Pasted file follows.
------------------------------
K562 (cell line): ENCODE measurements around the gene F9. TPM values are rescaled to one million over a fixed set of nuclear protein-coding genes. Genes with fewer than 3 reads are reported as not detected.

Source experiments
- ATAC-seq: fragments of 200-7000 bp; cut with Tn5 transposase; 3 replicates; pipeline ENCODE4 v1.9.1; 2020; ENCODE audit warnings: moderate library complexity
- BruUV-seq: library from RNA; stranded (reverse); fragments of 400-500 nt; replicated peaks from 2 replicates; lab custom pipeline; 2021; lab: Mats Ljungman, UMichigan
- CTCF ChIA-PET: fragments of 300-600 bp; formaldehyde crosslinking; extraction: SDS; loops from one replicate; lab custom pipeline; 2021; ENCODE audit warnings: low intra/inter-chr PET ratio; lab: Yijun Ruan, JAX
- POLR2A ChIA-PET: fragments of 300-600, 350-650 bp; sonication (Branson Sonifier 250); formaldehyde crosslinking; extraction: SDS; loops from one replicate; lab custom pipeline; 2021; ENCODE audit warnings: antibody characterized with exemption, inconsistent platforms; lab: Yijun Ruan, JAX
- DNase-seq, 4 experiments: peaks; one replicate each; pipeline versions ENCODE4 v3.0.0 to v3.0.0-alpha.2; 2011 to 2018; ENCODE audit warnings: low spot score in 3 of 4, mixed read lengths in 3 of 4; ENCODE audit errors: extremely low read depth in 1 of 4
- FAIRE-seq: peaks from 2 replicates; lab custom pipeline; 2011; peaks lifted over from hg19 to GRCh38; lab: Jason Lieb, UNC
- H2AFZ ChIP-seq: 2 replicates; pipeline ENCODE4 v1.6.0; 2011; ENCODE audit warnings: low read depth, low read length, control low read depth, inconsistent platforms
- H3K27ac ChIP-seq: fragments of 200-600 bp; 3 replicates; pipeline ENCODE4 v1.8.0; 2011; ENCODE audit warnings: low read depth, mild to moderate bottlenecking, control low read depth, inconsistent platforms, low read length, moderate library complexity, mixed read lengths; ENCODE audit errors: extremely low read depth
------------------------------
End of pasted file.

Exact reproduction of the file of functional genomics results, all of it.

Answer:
K562 (cell line): ENCODE measurements around the gene F9. TPM values are rescaled to one million over a fixed set of nuclear protein-coding genes. Genes with fewer than 3 reads are reported as not detected.

Source experiments
- ATAC-seq: fragments of 200-7000 bp; cut with Tn5 transposase; 3 replicates; pipeline ENCODE4 v1.9.1; 2020; ENCODE audit warnings: moderate library complexity
- BruUV-seq: library from RNA; stranded (reverse); fragments of 400-500 nt; replicated peaks from 2 replicates; lab custom pipeline; 2021; lab: Mats Ljungman, UMichigan
- CTCF ChIA-PET: fragments of 300-600 bp; formaldehyde crosslinking; extraction: SDS; loops from one replicate; lab custom pipeline; 2021; ENCODE audit warnings: low intra/inter-chr PET ratio; lab: Yijun Ruan, JAX
- POLR2A ChIA-PET: fragments of 300-600, 350-650 bp; sonication (Branson Sonifier 250); formaldehyde crosslinking; extraction: SDS; loops from one replicate; lab custom pipeline; 2021; ENCODE audit warnings: antibody characterized with exemption, inconsistent platforms; lab: Yijun Ruan, JAX
- DNase-seq, 4 experiments: peaks; one replicate each; pipeline versions ENCODE4 v3.0.0 to v3.0.0-alpha.2; 2011 to 2018; ENCODE audit warnings: low spot score in 3 of 4, mixed read lengths in 3 of 4; ENCODE audit errors: extremely low read depth in 1 of 4
- FAIRE-seq: peaks from 2 replicates; lab custom pipeline; 2011; peaks lifted over from hg19 to GRCh38; lab: Jason Lieb, UNC
- H2AFZ ChIP-seq: 2 replicates; pipeline ENCODE4 v1.6.0; 2011; ENCODE audit warnings: low read depth, low read length, control low read depth, inconsistent platforms
- H3K27ac ChIP-seq: fragments of 200-600 bp; 3 replicates; pipeline ENCODE4 v1.8.0; 2011; ENCODE audit warnings: low read depth, mild to moderate bottlenecking, control low read depth, inconsistent platforms, low read length, moderate library complexity, mixed read lengths; ENCODE audit errors: extremely low read depth